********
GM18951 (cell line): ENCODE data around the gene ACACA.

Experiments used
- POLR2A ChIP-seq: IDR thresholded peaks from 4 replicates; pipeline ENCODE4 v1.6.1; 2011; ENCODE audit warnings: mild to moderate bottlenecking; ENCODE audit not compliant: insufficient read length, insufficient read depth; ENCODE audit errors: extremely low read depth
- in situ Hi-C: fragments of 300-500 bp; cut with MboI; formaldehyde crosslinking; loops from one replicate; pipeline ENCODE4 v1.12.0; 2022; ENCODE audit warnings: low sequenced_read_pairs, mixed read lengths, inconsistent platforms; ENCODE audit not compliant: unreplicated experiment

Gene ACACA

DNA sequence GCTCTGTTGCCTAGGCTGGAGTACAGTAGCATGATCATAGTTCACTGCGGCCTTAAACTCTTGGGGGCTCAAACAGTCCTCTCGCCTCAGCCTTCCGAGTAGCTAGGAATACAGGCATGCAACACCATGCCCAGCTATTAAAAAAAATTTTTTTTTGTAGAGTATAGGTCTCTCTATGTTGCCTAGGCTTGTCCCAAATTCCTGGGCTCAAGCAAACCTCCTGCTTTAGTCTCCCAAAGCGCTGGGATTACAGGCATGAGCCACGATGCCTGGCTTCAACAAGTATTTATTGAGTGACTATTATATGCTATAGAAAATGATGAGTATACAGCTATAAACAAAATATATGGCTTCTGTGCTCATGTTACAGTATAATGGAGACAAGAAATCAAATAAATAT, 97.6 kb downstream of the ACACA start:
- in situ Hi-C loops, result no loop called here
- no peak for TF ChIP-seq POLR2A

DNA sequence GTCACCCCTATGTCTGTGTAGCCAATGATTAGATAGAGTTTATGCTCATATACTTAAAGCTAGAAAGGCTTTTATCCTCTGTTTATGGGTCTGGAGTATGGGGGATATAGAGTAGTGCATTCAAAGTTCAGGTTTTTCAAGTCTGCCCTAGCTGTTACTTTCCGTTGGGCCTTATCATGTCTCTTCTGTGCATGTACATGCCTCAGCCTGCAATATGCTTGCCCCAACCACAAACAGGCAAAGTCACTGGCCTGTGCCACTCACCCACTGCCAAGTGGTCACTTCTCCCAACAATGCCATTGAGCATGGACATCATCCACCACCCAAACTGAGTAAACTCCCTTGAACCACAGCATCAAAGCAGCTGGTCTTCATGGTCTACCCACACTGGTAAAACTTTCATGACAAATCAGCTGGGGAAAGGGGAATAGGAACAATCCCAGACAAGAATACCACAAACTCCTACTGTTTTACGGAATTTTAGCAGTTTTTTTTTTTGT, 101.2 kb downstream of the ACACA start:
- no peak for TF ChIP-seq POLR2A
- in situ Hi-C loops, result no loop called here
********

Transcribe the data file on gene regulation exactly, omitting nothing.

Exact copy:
GM18951 (cell line): ENCODE data around the gene ACACA.

Experiments used
- POLR2A ChIP-seq: IDR thresholded peaks from 4 replicates; pipeline ENCODE4 v1.6.1; 2011; ENCODE audit warnings: mild to moderate bottlenecking; ENCODE audit not compliant: insufficient read length, insufficient read depth; ENCODE audit errors: extremely low read depth
- in situ Hi-C: fragments of 300-500 bp; cut with MboI; formaldehyde crosslinking; loops from one replicate; pipeline ENCODE4 v1.12.0; 2022; ENCODE audit warnings: low sequenced_read_pairs, mixed read lengths, inconsistent platforms; ENCODE audit not compliant: unreplicated experiment

Gene ACACA

DNA sequence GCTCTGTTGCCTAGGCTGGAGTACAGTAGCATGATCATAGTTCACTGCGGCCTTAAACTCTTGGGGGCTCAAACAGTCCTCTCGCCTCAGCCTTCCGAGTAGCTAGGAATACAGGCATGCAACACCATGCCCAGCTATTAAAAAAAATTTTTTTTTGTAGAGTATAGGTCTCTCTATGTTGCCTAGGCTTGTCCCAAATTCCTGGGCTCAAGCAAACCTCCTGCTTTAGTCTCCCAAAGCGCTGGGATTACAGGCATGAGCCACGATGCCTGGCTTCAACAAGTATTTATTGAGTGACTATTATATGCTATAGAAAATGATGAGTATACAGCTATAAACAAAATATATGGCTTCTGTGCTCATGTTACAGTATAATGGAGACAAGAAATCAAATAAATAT, 97.6 kb downstream of the ACACA start:
- in situ Hi-C loops, result no loop called here
- no peak for TF ChIP-seq POLR2A

DNA sequence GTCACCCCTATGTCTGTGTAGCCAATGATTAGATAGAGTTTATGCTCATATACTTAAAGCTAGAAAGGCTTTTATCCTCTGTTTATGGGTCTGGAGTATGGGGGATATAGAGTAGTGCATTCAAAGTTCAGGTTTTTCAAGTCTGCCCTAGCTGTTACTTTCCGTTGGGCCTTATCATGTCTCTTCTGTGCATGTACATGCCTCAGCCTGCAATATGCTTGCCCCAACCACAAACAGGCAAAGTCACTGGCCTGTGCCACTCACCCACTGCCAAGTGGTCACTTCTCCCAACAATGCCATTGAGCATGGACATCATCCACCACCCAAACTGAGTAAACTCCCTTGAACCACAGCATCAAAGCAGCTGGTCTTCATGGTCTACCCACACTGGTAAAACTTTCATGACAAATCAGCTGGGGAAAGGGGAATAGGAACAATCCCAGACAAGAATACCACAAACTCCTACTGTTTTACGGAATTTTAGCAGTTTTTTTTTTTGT, 101.2 kb downstream of the ACACA start:
- no peak for TF ChIP-seq POLR2A
- in situ Hi-C loops, result no loop called here